Has your computer merged with your home theater system yet? This kind of product convergence is helping generate one of the fastest growing segments in the technology market, opening numerous new avenues for interesting devices, such as the product that will be reviewed herein.
The idea behind a home theater PC is that computers have reached the stage where they can replace many of those conventional stand-alone components currently cluttering the shelf beneath your television. Imagine: a single device that can be an internet browser, ultimate high resolution gaming machine, DVD player, HDTV tuner, personal video recorder, music jukebox... and able to balance your bankbook at the end of the day. Still like most of your current home theater? Then you don’t have to go quite that far – computers can also be used as a simple accessory. Haven’t you always wanted to play your favorite PC video games on the big screen, or surf the web from your La-Z-Boy?
Typically these uses require the purchase of at least some new hardware, but if your main goal is to simply enjoy your present computer from the comfort of a sofa you’ll likely come across an issue: just how do you obtain effective control from a distance? It’s possible to buy longer cables for wired keyboards and mice, but do you really want those running across the floor? And how about cordless keyboards and mice – they offer no wires and complete system control, but without a table can be quite awkward to use, not to mention a bit of overkill for simple DVD or music controls.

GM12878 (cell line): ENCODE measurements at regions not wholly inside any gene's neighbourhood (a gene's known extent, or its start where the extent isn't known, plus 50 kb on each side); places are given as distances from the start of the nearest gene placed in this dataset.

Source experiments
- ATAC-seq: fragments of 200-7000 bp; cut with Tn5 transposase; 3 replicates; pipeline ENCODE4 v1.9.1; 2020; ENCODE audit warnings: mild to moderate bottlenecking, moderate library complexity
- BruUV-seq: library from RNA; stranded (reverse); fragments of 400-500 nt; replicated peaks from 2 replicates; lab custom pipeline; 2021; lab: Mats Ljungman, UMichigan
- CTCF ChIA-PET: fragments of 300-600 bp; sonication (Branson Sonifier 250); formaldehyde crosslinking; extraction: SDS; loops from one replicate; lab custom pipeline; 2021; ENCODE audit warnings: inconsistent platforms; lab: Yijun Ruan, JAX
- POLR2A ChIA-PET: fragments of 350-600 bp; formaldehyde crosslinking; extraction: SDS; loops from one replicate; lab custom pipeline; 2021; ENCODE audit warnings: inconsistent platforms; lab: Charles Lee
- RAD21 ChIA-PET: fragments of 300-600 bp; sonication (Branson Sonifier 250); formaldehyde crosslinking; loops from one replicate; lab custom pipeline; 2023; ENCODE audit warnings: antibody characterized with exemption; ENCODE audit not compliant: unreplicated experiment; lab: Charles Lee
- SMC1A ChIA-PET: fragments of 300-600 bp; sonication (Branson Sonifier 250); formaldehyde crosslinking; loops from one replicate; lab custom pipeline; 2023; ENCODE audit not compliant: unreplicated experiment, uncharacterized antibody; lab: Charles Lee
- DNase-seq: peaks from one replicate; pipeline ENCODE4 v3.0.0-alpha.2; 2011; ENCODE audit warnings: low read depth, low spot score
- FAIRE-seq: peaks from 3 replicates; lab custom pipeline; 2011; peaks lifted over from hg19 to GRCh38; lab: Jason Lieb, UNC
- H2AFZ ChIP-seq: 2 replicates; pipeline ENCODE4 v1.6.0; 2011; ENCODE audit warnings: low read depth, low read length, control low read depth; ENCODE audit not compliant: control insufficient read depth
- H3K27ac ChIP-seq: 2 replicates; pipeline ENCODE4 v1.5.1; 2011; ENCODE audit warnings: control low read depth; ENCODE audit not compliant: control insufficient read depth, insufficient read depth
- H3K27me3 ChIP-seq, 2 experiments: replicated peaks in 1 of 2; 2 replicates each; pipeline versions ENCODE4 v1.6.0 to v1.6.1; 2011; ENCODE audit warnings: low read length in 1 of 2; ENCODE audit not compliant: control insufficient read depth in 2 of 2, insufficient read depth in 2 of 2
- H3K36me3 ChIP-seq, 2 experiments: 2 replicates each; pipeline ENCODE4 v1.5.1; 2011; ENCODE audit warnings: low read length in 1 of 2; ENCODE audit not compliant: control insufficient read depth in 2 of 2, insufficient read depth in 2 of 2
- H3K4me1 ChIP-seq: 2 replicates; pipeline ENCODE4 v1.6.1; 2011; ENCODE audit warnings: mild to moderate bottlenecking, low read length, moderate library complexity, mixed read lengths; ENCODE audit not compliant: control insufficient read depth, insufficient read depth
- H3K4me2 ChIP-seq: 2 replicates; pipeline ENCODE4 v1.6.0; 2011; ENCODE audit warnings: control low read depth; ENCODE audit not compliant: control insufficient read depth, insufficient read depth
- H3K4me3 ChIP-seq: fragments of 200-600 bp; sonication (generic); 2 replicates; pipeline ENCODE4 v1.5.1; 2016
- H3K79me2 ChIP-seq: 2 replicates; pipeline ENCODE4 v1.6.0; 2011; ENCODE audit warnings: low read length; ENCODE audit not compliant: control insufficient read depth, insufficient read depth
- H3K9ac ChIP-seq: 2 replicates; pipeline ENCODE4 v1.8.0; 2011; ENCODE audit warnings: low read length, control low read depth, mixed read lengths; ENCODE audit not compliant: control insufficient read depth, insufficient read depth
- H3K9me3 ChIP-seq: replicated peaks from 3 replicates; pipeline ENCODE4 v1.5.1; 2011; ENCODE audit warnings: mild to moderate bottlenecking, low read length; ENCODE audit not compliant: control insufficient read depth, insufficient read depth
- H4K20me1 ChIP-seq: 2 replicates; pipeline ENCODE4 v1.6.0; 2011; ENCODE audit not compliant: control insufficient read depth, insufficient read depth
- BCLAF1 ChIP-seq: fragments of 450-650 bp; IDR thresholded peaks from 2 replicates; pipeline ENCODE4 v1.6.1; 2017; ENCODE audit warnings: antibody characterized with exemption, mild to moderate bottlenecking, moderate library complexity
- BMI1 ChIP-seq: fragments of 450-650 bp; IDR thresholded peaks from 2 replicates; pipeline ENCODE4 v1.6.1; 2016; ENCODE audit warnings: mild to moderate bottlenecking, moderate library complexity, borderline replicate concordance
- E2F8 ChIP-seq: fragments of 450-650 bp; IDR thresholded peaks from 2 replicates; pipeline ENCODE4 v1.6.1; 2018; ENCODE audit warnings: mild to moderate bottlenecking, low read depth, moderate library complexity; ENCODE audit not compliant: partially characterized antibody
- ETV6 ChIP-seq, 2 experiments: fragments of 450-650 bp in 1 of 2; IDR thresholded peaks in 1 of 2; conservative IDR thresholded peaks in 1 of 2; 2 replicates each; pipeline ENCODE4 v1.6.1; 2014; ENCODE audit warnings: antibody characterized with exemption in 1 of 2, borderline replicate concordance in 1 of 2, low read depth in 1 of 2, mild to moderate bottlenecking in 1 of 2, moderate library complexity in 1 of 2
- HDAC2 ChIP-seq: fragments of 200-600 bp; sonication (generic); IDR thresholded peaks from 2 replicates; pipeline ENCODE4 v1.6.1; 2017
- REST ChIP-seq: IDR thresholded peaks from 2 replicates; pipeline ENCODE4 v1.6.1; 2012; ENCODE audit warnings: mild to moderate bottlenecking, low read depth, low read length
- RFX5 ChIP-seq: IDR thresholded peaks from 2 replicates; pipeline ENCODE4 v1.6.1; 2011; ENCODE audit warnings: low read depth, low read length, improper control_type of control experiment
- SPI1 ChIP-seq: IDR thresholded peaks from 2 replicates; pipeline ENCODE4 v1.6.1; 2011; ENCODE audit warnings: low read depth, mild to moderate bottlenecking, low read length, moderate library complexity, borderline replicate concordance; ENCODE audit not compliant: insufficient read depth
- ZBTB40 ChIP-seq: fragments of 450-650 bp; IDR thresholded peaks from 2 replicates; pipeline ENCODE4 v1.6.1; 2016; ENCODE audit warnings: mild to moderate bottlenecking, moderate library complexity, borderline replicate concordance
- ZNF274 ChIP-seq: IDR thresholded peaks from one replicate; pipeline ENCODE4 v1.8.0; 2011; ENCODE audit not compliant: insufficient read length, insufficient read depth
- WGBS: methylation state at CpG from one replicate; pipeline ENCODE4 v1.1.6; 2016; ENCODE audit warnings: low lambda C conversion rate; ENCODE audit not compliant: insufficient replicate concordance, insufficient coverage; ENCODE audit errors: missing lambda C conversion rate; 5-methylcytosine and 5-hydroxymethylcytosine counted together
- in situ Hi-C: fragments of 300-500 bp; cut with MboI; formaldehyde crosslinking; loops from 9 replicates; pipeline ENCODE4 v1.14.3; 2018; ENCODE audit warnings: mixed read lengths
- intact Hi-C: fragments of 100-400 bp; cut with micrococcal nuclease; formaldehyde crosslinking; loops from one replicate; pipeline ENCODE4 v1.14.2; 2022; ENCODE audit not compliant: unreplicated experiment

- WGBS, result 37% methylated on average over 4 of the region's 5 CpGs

Many big name computer makers have started selling computer systems designed to integrate with the rest of your A/V gear, by utilizing multimedia video cards, slim black cases, whisper-quiet fans and a bundled traditional remote control. Some high-end video cards and sound cards now come with computer-oriented remote controls. Even Microsoft has gotten into the game with Windows XP Media Center Edition, an operating system and remote control combination designed to be used in a central home theater hub.
Don’t feel like spending money on an entirely new computer system, operating system or video card? Then you’ll want to take a closer look at the simplest (and cheapest) way to give your already-paid-for computer system the intuitive and comfortable feel of a traditional home theater: Streamzap Inc’s $39.95 USD MSRP “PC Remote”.
The Obvious Product Name Dept.
Okay, so the folks at Streamzap may not win an award for creative marketing names, but “PC Remote” really does get the point across – a remote control for PCs. For the purpose of this review we’ll call it the “Streamzap”.
The Streamzap is actually a two-part solution: a remote control, plus a compact infrared receiver. Both ship together in one of those “just try to get it open” thick plastic bubbles, along with a driver CD and microscopic instruction booklet. The remote control is fairly average looking: narrow, ergonomically curved and solid black. The infrared receiver is a compact wedge shape that should slip unobtrusively into any available nook.